Monday, February 16, 2009

TR: San Gorgonio

Well, we didn't make the summit of San Gorgonio. At about 11,300ft, we decided to call it off because it was extremely icy (and we'd left the crampons/ice axes in the car), windy, cold, and Carie had lost all feeling in her hands and feet. On the up side, we returned with our lives and all of our digits intact, though there were several points when that seemed unlikely.

I don't have a whole lot of photos because during the most scenic part of the trip I was concerned with getting off the mountain alive more than taking pictures. But here are the few I have:

Day One: Carie and I snowshoed/skinned 6 miles and 2500 vert to Dry Lake, where we camped overnight. It was really, really cold (0F with significant wind).

Our adorable campsite by morning light.

The rangers told us that bears don't hibernate in this area. Judging from how damn cold it was, I say those bears are stupid. But either way, we hung our food up.

Day Two: Carie and I skinned/snowshoed up the soft snow on the face of an endless ridge, then bootpacked once it got too steep to skin (Carie just contiued with the snowshoes). We made it within a couple hundred feet of the summit, then turn back. While we were hiking, the wind picked up and turned most of the soft snow into boilerplate. While the top of the descent was awful, the skiing was actually pretty good once we made it back down to the trees, but we couldn't enjoy it with the heavy packs, and the trail out had enough rollers to make it suck. We got back to the car without any water at about 8:30.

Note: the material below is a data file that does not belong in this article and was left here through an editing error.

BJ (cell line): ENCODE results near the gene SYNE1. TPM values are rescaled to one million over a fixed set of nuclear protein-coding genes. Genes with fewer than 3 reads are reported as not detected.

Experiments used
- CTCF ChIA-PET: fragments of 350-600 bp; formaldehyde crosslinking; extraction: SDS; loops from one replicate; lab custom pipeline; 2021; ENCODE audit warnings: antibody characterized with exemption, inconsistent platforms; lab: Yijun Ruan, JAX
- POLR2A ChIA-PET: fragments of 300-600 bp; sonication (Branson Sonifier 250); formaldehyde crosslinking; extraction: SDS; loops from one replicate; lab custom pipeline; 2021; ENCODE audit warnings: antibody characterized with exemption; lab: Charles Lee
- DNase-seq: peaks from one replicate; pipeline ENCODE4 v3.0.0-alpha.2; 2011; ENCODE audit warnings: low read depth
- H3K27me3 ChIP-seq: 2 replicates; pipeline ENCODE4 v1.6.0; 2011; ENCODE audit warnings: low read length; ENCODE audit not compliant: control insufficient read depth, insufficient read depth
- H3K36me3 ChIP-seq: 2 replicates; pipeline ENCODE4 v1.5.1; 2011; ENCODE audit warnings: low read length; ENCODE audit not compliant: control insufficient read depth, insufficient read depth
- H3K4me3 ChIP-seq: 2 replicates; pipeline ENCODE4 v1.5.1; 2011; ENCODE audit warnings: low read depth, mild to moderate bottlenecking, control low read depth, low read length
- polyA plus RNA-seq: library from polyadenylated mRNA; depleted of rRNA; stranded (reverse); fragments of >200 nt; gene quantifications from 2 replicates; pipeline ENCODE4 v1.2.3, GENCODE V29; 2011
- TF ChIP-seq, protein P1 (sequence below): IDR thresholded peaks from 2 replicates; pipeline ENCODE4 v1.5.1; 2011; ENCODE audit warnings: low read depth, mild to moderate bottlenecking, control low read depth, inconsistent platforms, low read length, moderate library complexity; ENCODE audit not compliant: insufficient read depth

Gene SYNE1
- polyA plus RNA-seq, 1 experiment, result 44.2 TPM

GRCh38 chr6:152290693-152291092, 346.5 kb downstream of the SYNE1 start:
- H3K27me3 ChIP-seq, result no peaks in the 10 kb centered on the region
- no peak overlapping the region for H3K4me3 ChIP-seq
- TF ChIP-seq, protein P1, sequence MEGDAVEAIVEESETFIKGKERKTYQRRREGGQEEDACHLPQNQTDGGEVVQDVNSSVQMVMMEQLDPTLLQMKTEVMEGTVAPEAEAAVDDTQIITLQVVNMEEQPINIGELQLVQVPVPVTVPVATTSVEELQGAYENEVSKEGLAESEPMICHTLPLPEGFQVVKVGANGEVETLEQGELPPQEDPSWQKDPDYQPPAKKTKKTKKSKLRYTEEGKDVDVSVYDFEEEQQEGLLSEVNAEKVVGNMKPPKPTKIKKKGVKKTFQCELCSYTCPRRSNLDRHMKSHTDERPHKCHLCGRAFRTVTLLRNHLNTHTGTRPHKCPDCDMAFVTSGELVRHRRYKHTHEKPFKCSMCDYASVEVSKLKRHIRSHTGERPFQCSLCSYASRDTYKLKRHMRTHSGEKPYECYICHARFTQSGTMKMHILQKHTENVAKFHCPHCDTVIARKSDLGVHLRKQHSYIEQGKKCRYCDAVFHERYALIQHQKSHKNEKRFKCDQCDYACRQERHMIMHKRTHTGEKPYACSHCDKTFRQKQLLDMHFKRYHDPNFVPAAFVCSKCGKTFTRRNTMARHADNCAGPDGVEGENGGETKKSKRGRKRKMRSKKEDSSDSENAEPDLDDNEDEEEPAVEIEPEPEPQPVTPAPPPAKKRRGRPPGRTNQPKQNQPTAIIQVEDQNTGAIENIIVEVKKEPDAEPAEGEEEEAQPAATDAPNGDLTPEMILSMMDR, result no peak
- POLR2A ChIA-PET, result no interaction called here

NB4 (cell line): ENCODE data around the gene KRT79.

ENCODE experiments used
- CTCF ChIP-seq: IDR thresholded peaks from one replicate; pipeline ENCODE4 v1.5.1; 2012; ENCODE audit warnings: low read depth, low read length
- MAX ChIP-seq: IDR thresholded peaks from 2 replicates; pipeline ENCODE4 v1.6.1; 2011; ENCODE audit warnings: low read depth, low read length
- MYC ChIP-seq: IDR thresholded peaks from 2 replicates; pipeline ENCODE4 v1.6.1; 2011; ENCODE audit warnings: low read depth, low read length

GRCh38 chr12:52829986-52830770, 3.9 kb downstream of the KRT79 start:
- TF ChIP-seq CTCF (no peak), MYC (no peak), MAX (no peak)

We camped at Dry Lake. Whether that means that there's no water there or some guy named "Dry" christend it, I don't know. It was a nice scenic spot with great views of San Gorgonio and if there's water there it would be a nice backpacking trip in the summer.

The trees were nicely spaced and the snow was nice and soft here. We should have turned around and enjoyed the descent.

I'll admit it, this mountain defeated us. We followed the "trail" that winds to the upper right and made it about 200ft from the summit, but couldn't make that last little bit. If I'd turned around and taken some pictures, I would have gotten beautiful views of the San Bernardinos and Death Valley NP in the distance. I was more worried about where I was putting my feet, though.

Today, I cannot walk. Carie is still in bed (where I'd be if I could sleep right now) and probably in more pain than me.